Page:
There are a lot of good artists alive today to speak of, but one of my all-time favorites is the artist Masashi Kishimoto. I’ve chosen this artist because anime is watched by millions of people everywhere, and I really like it. I’ve seen around 50-70 different anime and have read around 10-15 and Naruto is by far one of my favorites. Masashi Kishimoto is an inspiration to future anime artist around the world. Kishimoto was born on November 8, 1974 which I find pretty cool because my birthday is on the 10th of November.
As of April 2018, the Naruto manga has sold 235 million copies around the world. The series has been made into two anime and multiple films, video games, and related media. Kishimoto has won an award for Best Graphic Novel and he’s won a Quill Award. During his childhood, Kishimoto was interested in drawing characters from the anime shows he watched, some of the shows being Dr Slump’s, Arale, and Doraeman’s titular protagonist.
In elementary school, Kishimoto started watching the Dragon Ball anime with his twin brother. During the next few years, Kishimoto started idolizing Dragon Ball’s author Akira Toriyama, which is completely understandable seeing how it’s a multi-billion-dollar anime. Then he started enjoying not only his series Dragon Ball and Dr. Slump, but he also started to get into Dragon Quest a role-playing video game for which Toriyama was the art creater. He couldn’t afford to buy weekly magazine the Shonen Jump which published the Dragon Ball manga, instead he barrowed the magazine series from a friend who was also interested in the series.
Around the time of his high school years, Kishimoto started to lose interest in manga as he started playing baseball and other sports, that he participated in at his school. However, after seeing a poster for the animated film Akira (Which is one of my favorite movies of all time, truly amazing), Kishimoto became interested with the way the illustration was made and wanted to imitate the series creator Katsuhiro Otomo’s Style. Around the end of high school, Kishimoto spent most of his time creating manga and went to an art college with the goal that he would become a manga artist. When he entered college, Kishimoto decided he should try creating a Chanbara manga, which is pretty much a sword fighting samurai story, since the weekly magazine Shonen Jump had not yet published a title from that genre yet.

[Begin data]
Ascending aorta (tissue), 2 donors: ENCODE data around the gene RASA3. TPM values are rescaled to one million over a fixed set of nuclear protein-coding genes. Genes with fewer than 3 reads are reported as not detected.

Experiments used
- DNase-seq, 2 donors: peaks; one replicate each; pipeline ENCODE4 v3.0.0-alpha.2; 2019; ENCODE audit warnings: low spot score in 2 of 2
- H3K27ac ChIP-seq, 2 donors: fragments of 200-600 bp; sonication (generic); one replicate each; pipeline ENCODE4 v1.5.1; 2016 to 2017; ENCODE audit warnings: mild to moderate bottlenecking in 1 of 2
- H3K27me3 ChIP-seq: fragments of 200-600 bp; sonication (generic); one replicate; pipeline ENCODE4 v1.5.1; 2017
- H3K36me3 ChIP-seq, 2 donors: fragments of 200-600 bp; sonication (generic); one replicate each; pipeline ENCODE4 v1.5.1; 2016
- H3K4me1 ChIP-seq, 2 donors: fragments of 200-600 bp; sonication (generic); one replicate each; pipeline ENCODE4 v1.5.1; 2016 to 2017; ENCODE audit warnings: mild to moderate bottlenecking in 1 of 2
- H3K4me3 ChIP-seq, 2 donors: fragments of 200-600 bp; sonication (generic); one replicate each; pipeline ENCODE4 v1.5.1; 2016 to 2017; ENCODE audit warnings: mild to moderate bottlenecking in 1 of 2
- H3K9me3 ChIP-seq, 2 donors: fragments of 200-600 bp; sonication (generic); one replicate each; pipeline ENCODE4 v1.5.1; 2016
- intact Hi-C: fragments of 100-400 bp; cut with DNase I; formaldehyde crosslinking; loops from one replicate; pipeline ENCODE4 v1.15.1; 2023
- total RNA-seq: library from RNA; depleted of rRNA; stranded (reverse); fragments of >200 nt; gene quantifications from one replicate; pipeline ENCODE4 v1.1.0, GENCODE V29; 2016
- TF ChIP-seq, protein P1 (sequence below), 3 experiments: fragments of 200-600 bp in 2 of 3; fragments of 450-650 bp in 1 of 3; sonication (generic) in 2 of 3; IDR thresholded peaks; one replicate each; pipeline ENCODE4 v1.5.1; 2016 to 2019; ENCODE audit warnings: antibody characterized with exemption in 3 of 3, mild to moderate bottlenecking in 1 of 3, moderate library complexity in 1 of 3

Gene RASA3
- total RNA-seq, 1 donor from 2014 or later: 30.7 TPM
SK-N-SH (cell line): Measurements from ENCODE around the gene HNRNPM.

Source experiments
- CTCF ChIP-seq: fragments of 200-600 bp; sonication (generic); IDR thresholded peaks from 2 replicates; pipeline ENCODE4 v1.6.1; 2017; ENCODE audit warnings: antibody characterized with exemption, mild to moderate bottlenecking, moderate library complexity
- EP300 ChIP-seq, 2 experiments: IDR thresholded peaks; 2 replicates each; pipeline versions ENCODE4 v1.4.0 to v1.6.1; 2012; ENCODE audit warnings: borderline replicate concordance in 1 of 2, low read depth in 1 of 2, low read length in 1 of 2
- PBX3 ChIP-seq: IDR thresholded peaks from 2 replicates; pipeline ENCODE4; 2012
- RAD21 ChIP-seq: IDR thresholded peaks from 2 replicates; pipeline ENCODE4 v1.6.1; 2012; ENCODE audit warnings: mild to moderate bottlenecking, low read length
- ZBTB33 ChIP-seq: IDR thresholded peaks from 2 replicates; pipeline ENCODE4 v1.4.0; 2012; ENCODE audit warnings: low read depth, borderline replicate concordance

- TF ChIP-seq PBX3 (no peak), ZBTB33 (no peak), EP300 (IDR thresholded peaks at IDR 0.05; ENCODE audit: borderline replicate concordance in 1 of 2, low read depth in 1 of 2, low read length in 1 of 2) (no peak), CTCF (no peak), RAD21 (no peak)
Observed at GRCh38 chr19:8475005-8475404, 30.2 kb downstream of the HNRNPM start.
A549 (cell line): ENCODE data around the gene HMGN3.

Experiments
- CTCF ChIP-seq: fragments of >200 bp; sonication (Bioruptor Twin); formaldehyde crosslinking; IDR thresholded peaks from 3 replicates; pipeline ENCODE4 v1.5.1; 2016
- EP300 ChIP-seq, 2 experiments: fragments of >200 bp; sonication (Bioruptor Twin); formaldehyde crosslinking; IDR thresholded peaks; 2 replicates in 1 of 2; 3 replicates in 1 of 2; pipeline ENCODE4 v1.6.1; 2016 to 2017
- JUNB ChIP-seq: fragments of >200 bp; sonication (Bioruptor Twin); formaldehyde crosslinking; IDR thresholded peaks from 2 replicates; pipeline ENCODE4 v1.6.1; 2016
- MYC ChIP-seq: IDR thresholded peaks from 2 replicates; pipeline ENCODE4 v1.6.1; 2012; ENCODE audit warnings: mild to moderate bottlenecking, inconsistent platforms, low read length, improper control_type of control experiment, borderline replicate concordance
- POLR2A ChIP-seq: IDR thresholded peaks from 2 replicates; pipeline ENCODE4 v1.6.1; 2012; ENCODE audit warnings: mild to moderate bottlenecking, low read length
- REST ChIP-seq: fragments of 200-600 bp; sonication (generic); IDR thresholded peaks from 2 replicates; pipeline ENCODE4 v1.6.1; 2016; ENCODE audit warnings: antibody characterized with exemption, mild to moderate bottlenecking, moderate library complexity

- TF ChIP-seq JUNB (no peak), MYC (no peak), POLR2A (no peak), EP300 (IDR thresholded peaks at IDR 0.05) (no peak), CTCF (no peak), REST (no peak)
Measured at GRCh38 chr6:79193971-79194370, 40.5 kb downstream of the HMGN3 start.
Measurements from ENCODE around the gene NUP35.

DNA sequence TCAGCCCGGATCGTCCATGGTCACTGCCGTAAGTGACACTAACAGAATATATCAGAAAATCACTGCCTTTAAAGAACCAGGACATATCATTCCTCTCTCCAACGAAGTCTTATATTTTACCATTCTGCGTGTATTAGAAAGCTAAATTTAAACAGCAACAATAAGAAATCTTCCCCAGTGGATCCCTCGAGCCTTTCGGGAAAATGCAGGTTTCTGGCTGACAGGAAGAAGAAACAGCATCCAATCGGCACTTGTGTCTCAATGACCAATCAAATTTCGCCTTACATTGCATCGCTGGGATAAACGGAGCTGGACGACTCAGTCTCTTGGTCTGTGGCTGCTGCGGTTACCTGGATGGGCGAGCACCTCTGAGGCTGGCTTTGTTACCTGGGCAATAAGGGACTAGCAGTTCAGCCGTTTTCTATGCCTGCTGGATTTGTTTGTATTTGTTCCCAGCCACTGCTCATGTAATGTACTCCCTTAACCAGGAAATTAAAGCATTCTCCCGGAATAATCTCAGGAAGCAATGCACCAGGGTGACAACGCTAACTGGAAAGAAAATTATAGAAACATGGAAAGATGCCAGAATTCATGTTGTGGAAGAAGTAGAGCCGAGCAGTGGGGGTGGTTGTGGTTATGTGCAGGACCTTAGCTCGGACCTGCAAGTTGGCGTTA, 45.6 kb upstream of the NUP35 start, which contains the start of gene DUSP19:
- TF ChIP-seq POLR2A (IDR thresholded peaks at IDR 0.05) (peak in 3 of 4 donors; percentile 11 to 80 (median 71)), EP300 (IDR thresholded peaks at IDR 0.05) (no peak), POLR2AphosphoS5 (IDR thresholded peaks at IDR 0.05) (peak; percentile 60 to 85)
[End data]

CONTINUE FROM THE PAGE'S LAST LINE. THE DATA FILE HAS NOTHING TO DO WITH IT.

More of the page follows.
Kishimoto says that he’s never been surprised by manga ever since he read Akira and claims that he still was not able to compete against the Artists who have created them, because they are just too good. I agree as well because Akira and Princess Mononoke are my two favorite anime movies of all time and I’ve watched them each at least 10 times. In his second year of college, Kishimoto started creating manga for magazine contests. He figured that his works were similar to Seinen Manga which is aimed towards a younger adult from 20 to 50 rather than the Shonen Manga that is meant for a younger audience.
His goal was to write a Shonen Manga that was meant for younger people, but Kishimoto found that his style was unsuitable for the magazine. After a while he met Tetsuya Nishio, a designer from the anime and manga Ninku, who he deemed as a big influence. He then started to watch and take notes on how Nishio was drawing his Shonen manga’s and anime, Kishimoto noticed that his style started resembling Shonen series, and that maybe it was time to try again on creating some of his own Shonen Manga’s. This was the beginning of Naruto, one of just a few popular million-dollar anime and manga. After such a rough start trying to get the style of Shonen learned who would figure that he would create one of the best anime ever created. Kishimoto is currenting working on another anime aside from his newly released sequel of Naruto called, Boruto and it is already reaching top ratings and we are excited to see his next creation. There is no doubt that if Kishimoto keeps up his good work that he will be the next Akira. I have attached a few of Kishimoto’s arts to the end of the paper to show off some of his great works.